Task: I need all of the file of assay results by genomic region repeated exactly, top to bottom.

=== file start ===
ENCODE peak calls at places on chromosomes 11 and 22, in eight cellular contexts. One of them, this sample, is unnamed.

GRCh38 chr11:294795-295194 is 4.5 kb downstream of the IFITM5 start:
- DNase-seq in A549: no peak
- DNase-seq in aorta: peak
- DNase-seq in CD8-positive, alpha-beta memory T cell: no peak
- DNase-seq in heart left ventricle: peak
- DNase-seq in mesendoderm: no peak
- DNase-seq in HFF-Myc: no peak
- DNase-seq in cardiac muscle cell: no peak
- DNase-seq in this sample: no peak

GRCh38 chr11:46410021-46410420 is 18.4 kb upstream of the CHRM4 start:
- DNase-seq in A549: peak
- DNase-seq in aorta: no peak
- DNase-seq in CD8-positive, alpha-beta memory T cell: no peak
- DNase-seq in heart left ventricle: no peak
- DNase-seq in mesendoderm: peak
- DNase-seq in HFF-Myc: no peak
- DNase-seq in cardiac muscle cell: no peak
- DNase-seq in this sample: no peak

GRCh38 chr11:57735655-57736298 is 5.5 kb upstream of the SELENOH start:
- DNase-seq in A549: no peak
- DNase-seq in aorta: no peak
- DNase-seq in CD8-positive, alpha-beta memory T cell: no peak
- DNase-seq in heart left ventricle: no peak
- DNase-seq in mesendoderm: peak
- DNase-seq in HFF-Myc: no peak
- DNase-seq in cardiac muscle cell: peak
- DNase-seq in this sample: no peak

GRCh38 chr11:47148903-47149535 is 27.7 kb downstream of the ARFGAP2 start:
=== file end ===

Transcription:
ENCODE peak calls at places on chromosomes 11 and 22, in eight cellular contexts. One of them, this sample, is unnamed.

GRCh38 chr11:294795-295194 is 4.5 kb downstream of the IFITM5 start:
- DNase-seq in A549: no peak
- DNase-seq in aorta: peak
- DNase-seq in CD8-positive, alpha-beta memory T cell: no peak
- DNase-seq in heart left ventricle: peak
- DNase-seq in mesendoderm: no peak
- DNase-seq in HFF-Myc: no peak
- DNase-seq in cardiac muscle cell: no peak
- DNase-seq in this sample: no peak

GRCh38 chr11:46410021-46410420 is 18.4 kb upstream of the CHRM4 start:
- DNase-seq in A549: peak
- DNase-seq in aorta: no peak
- DNase-seq in CD8-positive, alpha-beta memory T cell: no peak
- DNase-seq in heart left ventricle: no peak
- DNase-seq in mesendoderm: peak
- DNase-seq in HFF-Myc: no peak
- DNase-seq in cardiac muscle cell: no peak
- DNase-seq in this sample: no peak

GRCh38 chr11:57735655-57736298 is 5.5 kb upstream of the SELENOH start:
- DNase-seq in A549: no peak
- DNase-seq in aorta: no peak
- DNase-seq in CD8-positive, alpha-beta memory T cell: no peak
- DNase-seq in heart left ventricle: no peak
- DNase-seq in mesendoderm: peak
- DNase-seq in HFF-Myc: no peak
- DNase-seq in cardiac muscle cell: peak
- DNase-seq in this sample: no peak

GRCh38 chr11:47148903-47149535 is 27.7 kb downstream of the ARFGAP2 start: